Here Are the Best Ways to Test Your High-End Audio System

You've shelled out for a high-quality audio experience in your car.

Interior Genesis
Courtesy of Genesis

Witness the explosion of premium, in-car audio. Not so long ago, the number of speakers in a car and the brand on the head unit were hardly differentiating factors in the top luxury cars and trucks. Now, it seems that every automaker has its own take on how music should sound in a car, and there are more choices than ever.

This begs the question: How can you best discern the differences among the sound systems that claim to be the greatest? It's an increasingly enticing option to tick a box to enhance your car's sound quality, but doing some research reveals that not all hi-fi audio systems are created equal.

For some clarity of our own, we turned to Jonathan Levine, CEO and founder of boutique headphone outfit, Master & Dynamic. In just three years, Master & Dynamic has emerged as a serious player in portable audio, quickly becoming a favorite of music professionals and sound engineers. A serial entrepreneur with an ear for what's next, Levine has experience benchmarking high-end audio and suggested examining the following parameters before you pony up the cash for high-end audio:

Imaging: "Imaging is perhaps the most important and most difficult to get right in a car: [how] naturally the sound coming from each speaker blends together to form the whole. [Do] the vocals sound natural and at more or less eye level, do different instruments have clear separation, or does everything sound like it's coming from a spot in the door below your thigh? This is actually one of the greatest challenges with headphone tuning, too. … There's only one source for each ear, and so little space between [the] ears. [How] do you make that sound like a concert or an auditorium? It takes some experience to get right."

Clarity and distortion: "Most premium systems these days are actually very powerful, complicated systems. But with this power and all of these speakers, it's difficult to play everything clearly because every part of the car wants to vibrate along with the speakers, and nothing ruins a great stereo system like the sound of rattling plastic or distorting drivers. Playing most any recent pop music track is a great test for this as those songs are usually mixed with very heavy bass and mids, which can quickly bring out problems in a car audio system."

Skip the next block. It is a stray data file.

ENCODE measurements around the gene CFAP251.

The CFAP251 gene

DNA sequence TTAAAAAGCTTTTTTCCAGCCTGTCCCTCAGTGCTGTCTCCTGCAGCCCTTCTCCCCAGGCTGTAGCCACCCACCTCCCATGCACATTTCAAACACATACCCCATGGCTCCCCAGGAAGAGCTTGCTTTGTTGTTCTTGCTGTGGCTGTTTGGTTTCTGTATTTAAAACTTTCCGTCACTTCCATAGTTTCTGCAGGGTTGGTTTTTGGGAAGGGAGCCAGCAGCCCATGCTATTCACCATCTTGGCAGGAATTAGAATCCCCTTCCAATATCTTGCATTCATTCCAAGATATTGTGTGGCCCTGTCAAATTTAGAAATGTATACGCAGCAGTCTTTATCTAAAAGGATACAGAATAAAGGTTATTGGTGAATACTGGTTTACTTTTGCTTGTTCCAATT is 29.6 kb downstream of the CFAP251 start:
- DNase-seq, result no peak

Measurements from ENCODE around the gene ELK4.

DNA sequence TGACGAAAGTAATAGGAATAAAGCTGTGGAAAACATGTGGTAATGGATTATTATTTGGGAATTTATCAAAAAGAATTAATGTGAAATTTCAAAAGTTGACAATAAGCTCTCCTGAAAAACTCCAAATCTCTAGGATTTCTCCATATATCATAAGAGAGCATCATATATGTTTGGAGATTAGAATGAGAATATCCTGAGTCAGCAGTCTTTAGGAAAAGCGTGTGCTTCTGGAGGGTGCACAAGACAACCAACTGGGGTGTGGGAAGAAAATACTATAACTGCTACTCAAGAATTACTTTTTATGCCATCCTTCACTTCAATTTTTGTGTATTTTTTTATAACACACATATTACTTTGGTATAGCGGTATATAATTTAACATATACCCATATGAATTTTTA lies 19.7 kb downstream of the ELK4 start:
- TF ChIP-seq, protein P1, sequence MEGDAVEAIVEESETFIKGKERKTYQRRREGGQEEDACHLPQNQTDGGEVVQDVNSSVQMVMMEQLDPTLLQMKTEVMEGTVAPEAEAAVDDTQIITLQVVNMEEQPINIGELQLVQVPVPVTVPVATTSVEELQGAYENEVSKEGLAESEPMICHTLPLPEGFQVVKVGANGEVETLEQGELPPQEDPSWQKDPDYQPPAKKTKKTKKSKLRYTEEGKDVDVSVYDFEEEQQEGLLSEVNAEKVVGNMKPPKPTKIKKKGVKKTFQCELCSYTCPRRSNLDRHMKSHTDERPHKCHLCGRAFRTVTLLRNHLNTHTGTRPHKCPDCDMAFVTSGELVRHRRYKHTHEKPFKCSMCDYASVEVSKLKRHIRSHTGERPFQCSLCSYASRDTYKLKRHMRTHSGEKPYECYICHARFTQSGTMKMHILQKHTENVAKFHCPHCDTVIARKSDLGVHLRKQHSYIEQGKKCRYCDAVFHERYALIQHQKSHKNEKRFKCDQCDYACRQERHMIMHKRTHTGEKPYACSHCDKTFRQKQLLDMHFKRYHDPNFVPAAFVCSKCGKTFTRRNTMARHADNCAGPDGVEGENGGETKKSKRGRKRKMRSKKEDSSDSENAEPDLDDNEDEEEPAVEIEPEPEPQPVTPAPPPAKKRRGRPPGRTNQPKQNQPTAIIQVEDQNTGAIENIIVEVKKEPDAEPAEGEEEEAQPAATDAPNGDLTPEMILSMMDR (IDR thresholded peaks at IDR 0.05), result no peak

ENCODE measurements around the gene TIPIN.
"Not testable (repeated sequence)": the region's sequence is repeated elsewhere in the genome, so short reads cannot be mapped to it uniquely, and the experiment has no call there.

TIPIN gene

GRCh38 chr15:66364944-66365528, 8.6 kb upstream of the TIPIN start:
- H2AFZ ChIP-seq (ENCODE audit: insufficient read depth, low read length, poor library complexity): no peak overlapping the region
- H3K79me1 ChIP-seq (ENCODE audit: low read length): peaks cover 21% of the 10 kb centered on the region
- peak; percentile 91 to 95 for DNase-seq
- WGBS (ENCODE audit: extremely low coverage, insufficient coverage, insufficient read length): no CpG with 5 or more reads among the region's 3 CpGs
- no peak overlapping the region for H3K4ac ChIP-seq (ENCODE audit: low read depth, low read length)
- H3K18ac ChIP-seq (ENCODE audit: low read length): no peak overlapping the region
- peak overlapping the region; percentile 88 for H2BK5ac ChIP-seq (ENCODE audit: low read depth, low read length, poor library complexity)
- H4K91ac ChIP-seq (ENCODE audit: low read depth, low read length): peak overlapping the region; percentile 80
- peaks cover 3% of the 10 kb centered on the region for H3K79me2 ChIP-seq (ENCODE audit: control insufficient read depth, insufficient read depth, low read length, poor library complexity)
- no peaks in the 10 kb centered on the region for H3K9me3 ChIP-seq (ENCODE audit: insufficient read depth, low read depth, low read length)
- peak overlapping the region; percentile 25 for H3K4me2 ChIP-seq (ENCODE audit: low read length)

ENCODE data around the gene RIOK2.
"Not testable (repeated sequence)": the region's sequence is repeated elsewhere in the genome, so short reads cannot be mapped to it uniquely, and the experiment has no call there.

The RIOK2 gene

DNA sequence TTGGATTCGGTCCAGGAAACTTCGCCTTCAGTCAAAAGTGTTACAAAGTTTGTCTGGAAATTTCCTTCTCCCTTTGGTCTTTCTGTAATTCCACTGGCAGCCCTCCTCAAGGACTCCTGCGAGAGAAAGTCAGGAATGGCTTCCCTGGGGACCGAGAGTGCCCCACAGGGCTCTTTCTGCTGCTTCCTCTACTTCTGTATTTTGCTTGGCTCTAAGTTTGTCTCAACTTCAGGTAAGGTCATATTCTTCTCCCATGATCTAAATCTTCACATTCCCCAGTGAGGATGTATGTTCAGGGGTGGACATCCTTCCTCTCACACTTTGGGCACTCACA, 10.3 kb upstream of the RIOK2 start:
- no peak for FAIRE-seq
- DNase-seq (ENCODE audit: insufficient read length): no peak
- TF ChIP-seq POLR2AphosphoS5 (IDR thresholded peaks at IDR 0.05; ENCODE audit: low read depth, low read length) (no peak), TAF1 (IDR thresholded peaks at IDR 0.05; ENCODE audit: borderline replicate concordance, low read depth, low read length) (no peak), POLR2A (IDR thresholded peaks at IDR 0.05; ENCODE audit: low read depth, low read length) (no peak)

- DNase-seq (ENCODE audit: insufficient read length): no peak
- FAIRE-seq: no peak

Most premium systems these days are actually very powerful, complicated systems.

Tonal balance: "What's the overall character of the sound? Is it bright? Boomy? Muddy? Articulate? You can always play with treble and bass but it's hard to change the overall nature of the sound. A well-tuned system makes the music come alive and you forget there's a stereo at all—you just get lost in it—and that's the sign of a good system."

Spend some time considering the sound customization options offered on the 17-speaker Lexicon sound system now offered on the 2017 Genesis G90. Let the above parameters guide your listening experience, whether in QuantumLogic Surround or stereo audio. Few systems provide as many options to discover balance and clarity as the G90's, and Clari-Fi technology allows for as little sound loss as possible.

Once you've assembled a shortlist of contenders, choose some songs to test the system. Some of Levine's favorites to test an audio system run the gamut from pop to classical:

With a good system you can appreciate each instrument along with the emotion of the whole.

Stevie Wonder, Superstition: "This is a very busy, dynamic, and loud track that's a lot of fun," Levine said. "I think there are about 15 instruments and vocals going on at any given time. With a good system you can appreciate each of them along with the emotion of the whole."

Philip Glass Etude No. 2 (from Etudes for Solo Piano, Vol. I, Nos.1-10): "Like Superstition, [there] is always a lot going on in Philip Glass's compositions, sans the vocals," Levine advised. "I think Etude No. 2 or other compositions help define the range without having to concentrate on vocals."

Spoken word: In addition to using musical arrangements to evaluate the quality of sound output, Levine suggested listening to plain speech, spoken well. "Personally I find myself listening more and more to podcasts, audio books, and in some instances, meditation. Andy Puddicombe, [founder] of Headspace, has a pretty magical voice."

Our unscientific ears would add three more to the mix:

Lemaitre, Closer: Go ahead and turn this song all the way up. A good sound system won't turn the heavy bass and build-ups into a tinny mess.

Mako, Smoke Filled Room: Try adjusting the treble and mids to experience the full range of electronic symphony.

Gilberto Gil, Aquele Abraço: This Portuguese standard sounds good at all volumes, but most alive at nightclub-level loud.

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